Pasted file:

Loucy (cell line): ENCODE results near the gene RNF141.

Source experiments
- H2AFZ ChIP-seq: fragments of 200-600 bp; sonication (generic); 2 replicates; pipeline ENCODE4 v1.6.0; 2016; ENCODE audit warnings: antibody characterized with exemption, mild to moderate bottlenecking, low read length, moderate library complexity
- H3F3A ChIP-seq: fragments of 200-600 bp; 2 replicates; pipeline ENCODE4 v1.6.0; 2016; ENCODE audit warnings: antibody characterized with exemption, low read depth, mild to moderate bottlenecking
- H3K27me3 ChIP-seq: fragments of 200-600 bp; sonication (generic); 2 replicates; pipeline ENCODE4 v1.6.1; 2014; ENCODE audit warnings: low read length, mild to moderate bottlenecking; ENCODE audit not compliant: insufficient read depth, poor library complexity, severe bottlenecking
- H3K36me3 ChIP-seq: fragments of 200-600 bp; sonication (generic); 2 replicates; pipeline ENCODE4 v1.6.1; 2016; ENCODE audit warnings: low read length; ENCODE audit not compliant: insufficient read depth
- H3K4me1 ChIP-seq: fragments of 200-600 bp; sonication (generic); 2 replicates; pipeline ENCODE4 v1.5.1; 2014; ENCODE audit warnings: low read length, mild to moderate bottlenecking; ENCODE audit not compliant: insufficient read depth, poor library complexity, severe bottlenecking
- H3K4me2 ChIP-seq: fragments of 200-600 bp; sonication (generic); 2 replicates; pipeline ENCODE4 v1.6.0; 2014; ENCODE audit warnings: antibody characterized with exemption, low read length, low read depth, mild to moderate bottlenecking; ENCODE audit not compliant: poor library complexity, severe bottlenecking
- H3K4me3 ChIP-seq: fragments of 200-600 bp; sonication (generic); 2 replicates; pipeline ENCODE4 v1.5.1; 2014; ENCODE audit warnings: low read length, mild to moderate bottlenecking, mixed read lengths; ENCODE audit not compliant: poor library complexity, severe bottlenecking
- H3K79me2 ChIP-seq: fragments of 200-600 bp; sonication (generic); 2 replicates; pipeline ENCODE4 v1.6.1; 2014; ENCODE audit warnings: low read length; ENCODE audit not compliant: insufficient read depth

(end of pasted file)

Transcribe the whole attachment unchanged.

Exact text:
Loucy (cell line): ENCODE results near the gene RNF141.

Source experiments
- H2AFZ ChIP-seq: fragments of 200-600 bp; sonication (generic); 2 replicates; pipeline ENCODE4 v1.6.0; 2016; ENCODE audit warnings: antibody characterized with exemption, mild to moderate bottlenecking, low read length, moderate library complexity
- H3F3A ChIP-seq: fragments of 200-600 bp; 2 replicates; pipeline ENCODE4 v1.6.0; 2016; ENCODE audit warnings: antibody characterized with exemption, low read depth, mild to moderate bottlenecking
- H3K27me3 ChIP-seq: fragments of 200-600 bp; sonication (generic); 2 replicates; pipeline ENCODE4 v1.6.1; 2014; ENCODE audit warnings: low read length, mild to moderate bottlenecking; ENCODE audit not compliant: insufficient read depth, poor library complexity, severe bottlenecking
- H3K36me3 ChIP-seq: fragments of 200-600 bp; sonication (generic); 2 replicates; pipeline ENCODE4 v1.6.1; 2016; ENCODE audit warnings: low read length; ENCODE audit not compliant: insufficient read depth
- H3K4me1 ChIP-seq: fragments of 200-600 bp; sonication (generic); 2 replicates; pipeline ENCODE4 v1.5.1; 2014; ENCODE audit warnings: low read length, mild to moderate bottlenecking; ENCODE audit not compliant: insufficient read depth, poor library complexity, severe bottlenecking
- H3K4me2 ChIP-seq: fragments of 200-600 bp; sonication (generic); 2 replicates; pipeline ENCODE4 v1.6.0; 2014; ENCODE audit warnings: antibody characterized with exemption, low read length, low read depth, mild to moderate bottlenecking; ENCODE audit not compliant: poor library complexity, severe bottlenecking
- H3K4me3 ChIP-seq: fragments of 200-600 bp; sonication (generic); 2 replicates; pipeline ENCODE4 v1.5.1; 2014; ENCODE audit warnings: low read length, mild to moderate bottlenecking, mixed read lengths; ENCODE audit not compliant: poor library complexity, severe bottlenecking
- H3K79me2 ChIP-seq: fragments of 200-600 bp; sonication (generic); 2 replicates; pipeline ENCODE4 v1.6.1; 2014; ENCODE audit warnings: low read length; ENCODE audit not compliant: insufficient read depth